Just how many networking groups should you belong to? I would contend that it is not as many as you think. As the Executive Director of the Children’s Museum in Oak Lawn, I get flooded with invitations to join various groups to network. Some of those groups are sincere while others are simply looking to boost their numbers.
Here are some tips on what networking groups you should join and what to do once you join:
1. Is it a group you are interested in?
This seems like a simplistic, perhaps even obvious question. The fact remains that if you are joining a group that you have no interest in but simply to make sales, don’t even waste your or your employer’s money. Members of the group will see right through you, you’ll make no sales and in six months, you’ll be blaming the group for your lack of sales instead of the real person you should be blaming… yourself.
2. Get to know people before you seek your sale.
People really don’t care that you sell insurance. I know 20 other people who sell insurance. People don’t really care that you are with XYZ Bank and have free checking, so do the 15 other banks who belong to the group. I don’t care what you do, but I do care why you do it. Why did you get into brokering energy? Why did you decide to start your home inspection business? Why did you decide to open that barber shop? I’m not going to do anything with you until I get to know you. When the time is right, we’ll have that meaningful conversation on how we might partner.
3. Networking is not a numbers game, it’s a referral game.
Probably the biggest mistake that I see people make in networking is that they go out to as many different networking groups as they can, trying to meet as many people as they can and collecting as many business cards as they can. My approach is different. I have two groups where I am “all in.” My goal is to get to know people in these groups on a personal level and then to be able to refer business to them. When this is my only objective, I find that people also refer business to me. I’m not saying you should eliminate the cold calls, but I have found that customers who come to me as a referral turn out to be the most loyal and dedicated customers.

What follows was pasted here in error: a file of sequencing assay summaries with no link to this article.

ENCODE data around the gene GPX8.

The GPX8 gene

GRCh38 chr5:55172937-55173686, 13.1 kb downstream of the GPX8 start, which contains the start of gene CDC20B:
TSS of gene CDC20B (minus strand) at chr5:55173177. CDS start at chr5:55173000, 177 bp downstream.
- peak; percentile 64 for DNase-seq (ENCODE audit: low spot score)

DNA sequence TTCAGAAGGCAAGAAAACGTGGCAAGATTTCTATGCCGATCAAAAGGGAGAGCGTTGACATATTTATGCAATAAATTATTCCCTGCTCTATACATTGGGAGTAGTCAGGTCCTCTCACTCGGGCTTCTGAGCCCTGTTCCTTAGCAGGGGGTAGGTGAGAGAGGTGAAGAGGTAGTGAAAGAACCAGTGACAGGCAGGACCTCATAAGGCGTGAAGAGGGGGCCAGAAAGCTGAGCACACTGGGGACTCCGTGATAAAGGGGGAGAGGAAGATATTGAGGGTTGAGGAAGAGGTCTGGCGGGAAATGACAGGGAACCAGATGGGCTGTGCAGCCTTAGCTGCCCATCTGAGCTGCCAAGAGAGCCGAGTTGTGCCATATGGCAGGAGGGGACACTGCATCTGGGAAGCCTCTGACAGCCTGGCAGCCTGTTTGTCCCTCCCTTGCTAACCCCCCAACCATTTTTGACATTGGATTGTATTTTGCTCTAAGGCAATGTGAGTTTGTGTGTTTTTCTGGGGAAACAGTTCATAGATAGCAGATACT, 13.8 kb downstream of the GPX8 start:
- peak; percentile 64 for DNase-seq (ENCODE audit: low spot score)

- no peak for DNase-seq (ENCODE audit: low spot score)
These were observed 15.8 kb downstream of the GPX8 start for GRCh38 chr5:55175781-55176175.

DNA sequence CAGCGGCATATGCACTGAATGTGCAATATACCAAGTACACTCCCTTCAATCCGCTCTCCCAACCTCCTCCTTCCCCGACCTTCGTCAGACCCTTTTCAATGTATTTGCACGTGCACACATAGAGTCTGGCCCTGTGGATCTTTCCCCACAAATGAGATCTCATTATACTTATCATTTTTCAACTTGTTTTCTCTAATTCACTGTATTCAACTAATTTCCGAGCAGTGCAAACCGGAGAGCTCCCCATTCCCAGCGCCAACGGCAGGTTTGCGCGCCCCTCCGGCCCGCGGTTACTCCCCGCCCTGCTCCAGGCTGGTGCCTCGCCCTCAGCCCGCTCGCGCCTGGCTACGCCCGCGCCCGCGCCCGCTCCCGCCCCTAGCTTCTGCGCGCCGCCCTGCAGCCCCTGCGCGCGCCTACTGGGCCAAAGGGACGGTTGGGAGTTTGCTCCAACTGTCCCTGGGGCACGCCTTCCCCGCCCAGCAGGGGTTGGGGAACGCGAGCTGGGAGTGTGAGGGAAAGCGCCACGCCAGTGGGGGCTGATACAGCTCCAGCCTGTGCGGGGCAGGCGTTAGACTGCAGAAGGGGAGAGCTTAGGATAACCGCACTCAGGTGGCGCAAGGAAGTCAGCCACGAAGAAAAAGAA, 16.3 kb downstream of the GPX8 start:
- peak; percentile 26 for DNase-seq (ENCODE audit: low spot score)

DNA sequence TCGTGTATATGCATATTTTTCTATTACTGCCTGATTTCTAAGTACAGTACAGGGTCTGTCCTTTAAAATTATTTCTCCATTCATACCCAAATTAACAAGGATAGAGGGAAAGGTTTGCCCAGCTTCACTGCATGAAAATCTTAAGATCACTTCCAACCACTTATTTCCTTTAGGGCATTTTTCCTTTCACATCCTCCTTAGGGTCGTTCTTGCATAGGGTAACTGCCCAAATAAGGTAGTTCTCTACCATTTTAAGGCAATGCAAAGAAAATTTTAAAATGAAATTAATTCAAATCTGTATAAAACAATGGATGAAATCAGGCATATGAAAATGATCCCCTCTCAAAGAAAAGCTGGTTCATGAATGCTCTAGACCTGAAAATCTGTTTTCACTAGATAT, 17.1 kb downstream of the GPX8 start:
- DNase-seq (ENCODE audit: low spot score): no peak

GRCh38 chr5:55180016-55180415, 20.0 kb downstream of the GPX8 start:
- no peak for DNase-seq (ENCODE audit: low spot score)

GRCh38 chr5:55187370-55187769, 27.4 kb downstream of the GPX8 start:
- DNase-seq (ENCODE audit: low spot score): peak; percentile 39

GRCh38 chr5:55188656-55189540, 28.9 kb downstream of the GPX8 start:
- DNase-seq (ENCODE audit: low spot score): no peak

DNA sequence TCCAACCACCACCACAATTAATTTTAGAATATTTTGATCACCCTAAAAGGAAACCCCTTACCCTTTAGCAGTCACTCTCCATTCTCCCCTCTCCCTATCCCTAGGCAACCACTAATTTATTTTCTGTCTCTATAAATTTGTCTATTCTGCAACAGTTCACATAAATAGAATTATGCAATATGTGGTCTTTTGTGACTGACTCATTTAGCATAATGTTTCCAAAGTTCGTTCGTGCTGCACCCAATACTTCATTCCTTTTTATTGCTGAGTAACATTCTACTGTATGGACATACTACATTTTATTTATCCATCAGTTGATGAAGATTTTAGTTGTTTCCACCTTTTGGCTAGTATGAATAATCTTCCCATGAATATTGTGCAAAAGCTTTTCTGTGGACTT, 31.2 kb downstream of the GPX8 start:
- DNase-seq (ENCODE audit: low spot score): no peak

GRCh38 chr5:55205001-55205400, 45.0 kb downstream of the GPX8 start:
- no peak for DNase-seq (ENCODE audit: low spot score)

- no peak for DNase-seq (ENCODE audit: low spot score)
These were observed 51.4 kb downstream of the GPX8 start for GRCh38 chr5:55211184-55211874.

4. How many networking groups is the “right” number?
That really depends on a few factors:
- How large are the groups?
- Do the groups “make sense” to you? Meaning, are there natural partnership opportunities that you think might exist once you get to know people.
- Do you have a genuine interest in the group?
- How much of a time commitment does joining the group require and how much time are you willing to invest into the group?
My advice is to start with one group and go deep into it. Rather than scratch the surface on five different groups, get fully invested into one and see what happens. I take the approach that networking is not about what I can get, but, rather, what I can give.
Networking and referrals from your networks will take time. It isn’t something that is usually a quick ROI. But, if done correctly, and if you have patience, the journey can introduce you to a lot of people who you didn’t already know. And, as I have learned, there is a solid ROI awaiting you as your journey progresses.
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